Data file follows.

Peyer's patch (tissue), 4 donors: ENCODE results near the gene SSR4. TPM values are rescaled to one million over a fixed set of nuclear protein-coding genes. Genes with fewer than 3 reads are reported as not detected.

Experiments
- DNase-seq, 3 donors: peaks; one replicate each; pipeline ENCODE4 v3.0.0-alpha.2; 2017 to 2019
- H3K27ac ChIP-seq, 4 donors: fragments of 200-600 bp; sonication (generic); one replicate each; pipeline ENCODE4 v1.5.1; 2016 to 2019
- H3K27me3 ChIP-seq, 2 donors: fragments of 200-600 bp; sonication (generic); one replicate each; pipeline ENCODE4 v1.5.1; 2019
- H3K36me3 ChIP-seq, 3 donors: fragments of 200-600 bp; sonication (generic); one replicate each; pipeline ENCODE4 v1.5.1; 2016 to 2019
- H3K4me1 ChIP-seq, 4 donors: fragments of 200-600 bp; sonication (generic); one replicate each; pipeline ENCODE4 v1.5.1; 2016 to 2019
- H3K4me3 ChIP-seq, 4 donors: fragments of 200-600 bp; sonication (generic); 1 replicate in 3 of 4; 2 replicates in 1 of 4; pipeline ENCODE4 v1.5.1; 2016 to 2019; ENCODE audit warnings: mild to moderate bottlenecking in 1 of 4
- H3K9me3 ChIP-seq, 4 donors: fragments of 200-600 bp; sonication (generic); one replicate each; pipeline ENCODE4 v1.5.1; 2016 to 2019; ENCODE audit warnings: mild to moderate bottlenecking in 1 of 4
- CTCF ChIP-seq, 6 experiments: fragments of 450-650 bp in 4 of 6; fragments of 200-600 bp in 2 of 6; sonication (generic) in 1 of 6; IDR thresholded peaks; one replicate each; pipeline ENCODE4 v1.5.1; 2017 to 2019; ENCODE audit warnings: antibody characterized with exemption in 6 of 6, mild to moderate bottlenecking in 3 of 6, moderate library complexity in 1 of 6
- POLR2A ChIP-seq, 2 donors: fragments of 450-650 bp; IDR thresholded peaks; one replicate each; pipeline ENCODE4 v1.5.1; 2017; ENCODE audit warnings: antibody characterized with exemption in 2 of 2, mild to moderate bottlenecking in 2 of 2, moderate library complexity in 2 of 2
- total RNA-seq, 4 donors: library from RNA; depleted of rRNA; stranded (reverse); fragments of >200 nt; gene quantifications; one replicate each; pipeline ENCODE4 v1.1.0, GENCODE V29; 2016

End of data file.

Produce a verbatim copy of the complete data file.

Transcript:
Peyer's patch (tissue), 4 donors: ENCODE results near the gene SSR4. TPM values are rescaled to one million over a fixed set of nuclear protein-coding genes. Genes with fewer than 3 reads are reported as not detected.

Experiments
- DNase-seq, 3 donors: peaks; one replicate each; pipeline ENCODE4 v3.0.0-alpha.2; 2017 to 2019
- H3K27ac ChIP-seq, 4 donors: fragments of 200-600 bp; sonication (generic); one replicate each; pipeline ENCODE4 v1.5.1; 2016 to 2019
- H3K27me3 ChIP-seq, 2 donors: fragments of 200-600 bp; sonication (generic); one replicate each; pipeline ENCODE4 v1.5.1; 2019
- H3K36me3 ChIP-seq, 3 donors: fragments of 200-600 bp; sonication (generic); one replicate each; pipeline ENCODE4 v1.5.1; 2016 to 2019
- H3K4me1 ChIP-seq, 4 donors: fragments of 200-600 bp; sonication (generic); one replicate each; pipeline ENCODE4 v1.5.1; 2016 to 2019
- H3K4me3 ChIP-seq, 4 donors: fragments of 200-600 bp; sonication (generic); 1 replicate in 3 of 4; 2 replicates in 1 of 4; pipeline ENCODE4 v1.5.1; 2016 to 2019; ENCODE audit warnings: mild to moderate bottlenecking in 1 of 4
- H3K9me3 ChIP-seq, 4 donors: fragments of 200-600 bp; sonication (generic); one replicate each; pipeline ENCODE4 v1.5.1; 2016 to 2019; ENCODE audit warnings: mild to moderate bottlenecking in 1 of 4
- CTCF ChIP-seq, 6 experiments: fragments of 450-650 bp in 4 of 6; fragments of 200-600 bp in 2 of 6; sonication (generic) in 1 of 6; IDR thresholded peaks; one replicate each; pipeline ENCODE4 v1.5.1; 2017 to 2019; ENCODE audit warnings: antibody characterized with exemption in 6 of 6, mild to moderate bottlenecking in 3 of 6, moderate library complexity in 1 of 6
- POLR2A ChIP-seq, 2 donors: fragments of 450-650 bp; IDR thresholded peaks; one replicate each; pipeline ENCODE4 v1.5.1; 2017; ENCODE audit warnings: antibody characterized with exemption in 2 of 2, mild to moderate bottlenecking in 2 of 2, moderate library complexity in 2 of 2
- total RNA-seq, 4 donors: library from RNA; depleted of rRNA; stranded (reverse); fragments of >200 nt; gene quantifications; one replicate each; pipeline ENCODE4 v1.1.0, GENCODE V29; 2016